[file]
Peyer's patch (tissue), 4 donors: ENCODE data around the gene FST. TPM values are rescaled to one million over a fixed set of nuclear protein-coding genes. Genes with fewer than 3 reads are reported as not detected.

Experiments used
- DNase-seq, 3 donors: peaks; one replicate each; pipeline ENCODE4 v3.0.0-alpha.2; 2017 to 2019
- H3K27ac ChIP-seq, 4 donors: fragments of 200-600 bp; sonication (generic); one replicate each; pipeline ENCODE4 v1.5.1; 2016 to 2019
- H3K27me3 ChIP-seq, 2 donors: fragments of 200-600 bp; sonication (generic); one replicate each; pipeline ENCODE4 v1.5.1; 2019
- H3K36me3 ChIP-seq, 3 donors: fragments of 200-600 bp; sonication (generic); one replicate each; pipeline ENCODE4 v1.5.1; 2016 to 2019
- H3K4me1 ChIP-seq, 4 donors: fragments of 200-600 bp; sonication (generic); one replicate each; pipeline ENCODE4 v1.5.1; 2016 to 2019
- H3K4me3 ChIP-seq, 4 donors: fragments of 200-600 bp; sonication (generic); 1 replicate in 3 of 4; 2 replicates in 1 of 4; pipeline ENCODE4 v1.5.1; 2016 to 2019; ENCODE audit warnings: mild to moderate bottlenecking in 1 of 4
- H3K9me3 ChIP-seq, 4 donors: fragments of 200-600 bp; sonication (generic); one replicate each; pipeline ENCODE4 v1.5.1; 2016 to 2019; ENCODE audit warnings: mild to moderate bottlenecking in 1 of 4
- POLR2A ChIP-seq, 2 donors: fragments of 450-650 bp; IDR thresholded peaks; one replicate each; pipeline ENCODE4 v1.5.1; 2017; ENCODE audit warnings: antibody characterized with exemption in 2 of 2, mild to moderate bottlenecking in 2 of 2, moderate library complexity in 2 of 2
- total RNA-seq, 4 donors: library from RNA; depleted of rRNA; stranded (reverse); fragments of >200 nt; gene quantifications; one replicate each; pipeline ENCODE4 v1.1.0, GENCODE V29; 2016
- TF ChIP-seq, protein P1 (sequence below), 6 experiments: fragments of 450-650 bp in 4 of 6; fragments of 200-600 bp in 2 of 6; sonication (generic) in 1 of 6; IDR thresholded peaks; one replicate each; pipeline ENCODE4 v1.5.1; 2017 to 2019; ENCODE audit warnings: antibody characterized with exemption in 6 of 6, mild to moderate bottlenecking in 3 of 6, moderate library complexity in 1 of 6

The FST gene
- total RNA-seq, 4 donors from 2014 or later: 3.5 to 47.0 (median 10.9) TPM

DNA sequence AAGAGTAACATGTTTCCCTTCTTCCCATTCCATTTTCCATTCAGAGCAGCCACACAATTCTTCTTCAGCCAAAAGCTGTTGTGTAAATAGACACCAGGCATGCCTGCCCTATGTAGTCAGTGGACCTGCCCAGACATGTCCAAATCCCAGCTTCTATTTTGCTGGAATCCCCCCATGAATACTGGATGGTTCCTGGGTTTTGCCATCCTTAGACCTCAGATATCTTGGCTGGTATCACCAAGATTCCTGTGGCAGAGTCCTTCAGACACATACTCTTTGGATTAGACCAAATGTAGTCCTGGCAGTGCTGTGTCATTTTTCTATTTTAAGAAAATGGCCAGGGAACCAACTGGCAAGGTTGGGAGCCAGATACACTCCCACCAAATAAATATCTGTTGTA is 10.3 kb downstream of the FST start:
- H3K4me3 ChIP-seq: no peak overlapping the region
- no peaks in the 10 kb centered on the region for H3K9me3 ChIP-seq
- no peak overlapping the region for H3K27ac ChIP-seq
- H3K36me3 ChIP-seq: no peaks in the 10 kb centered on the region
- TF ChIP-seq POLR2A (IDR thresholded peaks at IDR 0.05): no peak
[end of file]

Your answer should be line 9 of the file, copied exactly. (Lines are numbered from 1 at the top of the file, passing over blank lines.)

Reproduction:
- H3K9me3 ChIP-seq, 4 donors: fragments of 200-600 bp; sonication (generic); one replicate each; pipeline ENCODE4 v1.5.1; 2016 to 2019; ENCODE audit warnings: mild to moderate bottlenecking in 1 of 4